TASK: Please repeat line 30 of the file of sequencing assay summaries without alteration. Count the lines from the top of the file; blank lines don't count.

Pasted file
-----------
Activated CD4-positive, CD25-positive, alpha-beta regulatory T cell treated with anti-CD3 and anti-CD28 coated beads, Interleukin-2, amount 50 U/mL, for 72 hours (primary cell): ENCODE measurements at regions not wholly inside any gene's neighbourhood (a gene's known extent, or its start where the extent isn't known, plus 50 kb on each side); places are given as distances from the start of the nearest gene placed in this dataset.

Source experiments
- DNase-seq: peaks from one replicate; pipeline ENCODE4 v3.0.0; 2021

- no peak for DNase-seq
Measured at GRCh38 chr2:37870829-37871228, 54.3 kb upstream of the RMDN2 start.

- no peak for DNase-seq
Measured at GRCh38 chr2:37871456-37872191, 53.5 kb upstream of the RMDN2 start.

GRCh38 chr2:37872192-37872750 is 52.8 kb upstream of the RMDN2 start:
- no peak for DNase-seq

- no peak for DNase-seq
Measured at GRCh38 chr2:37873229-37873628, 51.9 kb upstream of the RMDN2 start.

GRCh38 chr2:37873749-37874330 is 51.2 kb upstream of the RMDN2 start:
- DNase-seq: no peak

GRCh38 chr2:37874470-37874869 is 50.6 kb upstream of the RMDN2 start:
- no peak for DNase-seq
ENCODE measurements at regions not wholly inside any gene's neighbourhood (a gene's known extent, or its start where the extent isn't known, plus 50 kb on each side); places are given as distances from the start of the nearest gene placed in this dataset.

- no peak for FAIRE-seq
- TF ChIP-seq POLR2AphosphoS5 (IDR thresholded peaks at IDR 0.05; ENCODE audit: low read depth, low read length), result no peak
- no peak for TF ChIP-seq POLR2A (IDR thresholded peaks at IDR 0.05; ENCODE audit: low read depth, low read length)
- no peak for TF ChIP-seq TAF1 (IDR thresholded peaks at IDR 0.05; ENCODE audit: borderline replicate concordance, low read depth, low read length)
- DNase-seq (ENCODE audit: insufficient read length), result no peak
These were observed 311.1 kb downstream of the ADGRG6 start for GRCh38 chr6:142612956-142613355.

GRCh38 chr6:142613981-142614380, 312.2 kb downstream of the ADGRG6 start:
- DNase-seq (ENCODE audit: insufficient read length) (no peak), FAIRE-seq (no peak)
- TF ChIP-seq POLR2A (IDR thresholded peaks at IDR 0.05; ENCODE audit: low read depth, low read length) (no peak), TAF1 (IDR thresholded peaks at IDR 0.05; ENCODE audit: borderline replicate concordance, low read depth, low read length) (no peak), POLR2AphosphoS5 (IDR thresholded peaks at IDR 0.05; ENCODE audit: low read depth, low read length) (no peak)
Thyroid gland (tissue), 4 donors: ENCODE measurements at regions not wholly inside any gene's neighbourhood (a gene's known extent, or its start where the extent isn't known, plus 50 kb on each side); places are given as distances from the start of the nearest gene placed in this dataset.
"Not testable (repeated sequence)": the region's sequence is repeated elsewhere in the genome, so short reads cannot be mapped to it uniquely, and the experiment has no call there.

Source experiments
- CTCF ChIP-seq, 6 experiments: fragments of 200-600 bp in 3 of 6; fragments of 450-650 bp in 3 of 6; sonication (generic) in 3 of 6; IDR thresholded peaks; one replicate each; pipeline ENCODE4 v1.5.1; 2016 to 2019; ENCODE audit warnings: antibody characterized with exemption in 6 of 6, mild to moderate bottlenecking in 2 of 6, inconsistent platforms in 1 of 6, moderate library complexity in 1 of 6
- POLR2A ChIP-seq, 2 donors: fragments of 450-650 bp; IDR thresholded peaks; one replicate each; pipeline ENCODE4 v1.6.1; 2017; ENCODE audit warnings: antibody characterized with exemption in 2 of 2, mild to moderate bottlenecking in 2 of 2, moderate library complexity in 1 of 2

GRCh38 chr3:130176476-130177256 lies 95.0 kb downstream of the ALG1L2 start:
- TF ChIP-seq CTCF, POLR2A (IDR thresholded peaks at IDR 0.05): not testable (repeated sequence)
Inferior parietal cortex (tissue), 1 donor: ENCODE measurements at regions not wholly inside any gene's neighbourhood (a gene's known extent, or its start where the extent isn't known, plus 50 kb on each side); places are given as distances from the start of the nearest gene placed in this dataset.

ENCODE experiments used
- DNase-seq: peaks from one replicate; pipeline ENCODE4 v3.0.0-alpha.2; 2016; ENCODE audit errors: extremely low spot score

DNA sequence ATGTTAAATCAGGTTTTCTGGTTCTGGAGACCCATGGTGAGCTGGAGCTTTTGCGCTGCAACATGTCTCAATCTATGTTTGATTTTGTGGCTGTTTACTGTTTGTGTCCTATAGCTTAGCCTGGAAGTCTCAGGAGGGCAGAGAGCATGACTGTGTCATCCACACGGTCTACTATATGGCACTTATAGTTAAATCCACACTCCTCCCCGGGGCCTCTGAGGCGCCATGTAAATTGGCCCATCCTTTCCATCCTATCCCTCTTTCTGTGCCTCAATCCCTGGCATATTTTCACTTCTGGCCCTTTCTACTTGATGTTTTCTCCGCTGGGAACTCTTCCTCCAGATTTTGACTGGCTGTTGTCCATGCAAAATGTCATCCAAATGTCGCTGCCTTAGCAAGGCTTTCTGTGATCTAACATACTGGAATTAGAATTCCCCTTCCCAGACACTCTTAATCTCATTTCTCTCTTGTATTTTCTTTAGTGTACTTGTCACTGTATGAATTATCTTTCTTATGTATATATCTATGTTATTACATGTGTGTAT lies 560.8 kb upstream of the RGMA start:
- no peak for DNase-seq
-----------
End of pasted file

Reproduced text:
- POLR2A ChIP-seq, 2 donors: fragments of 450-650 bp; IDR thresholded peaks; one replicate each; pipeline ENCODE4 v1.6.1; 2017; ENCODE audit warnings: antibody characterized with exemption in 2 of 2, mild to moderate bottlenecking in 2 of 2, moderate library complexity in 1 of 2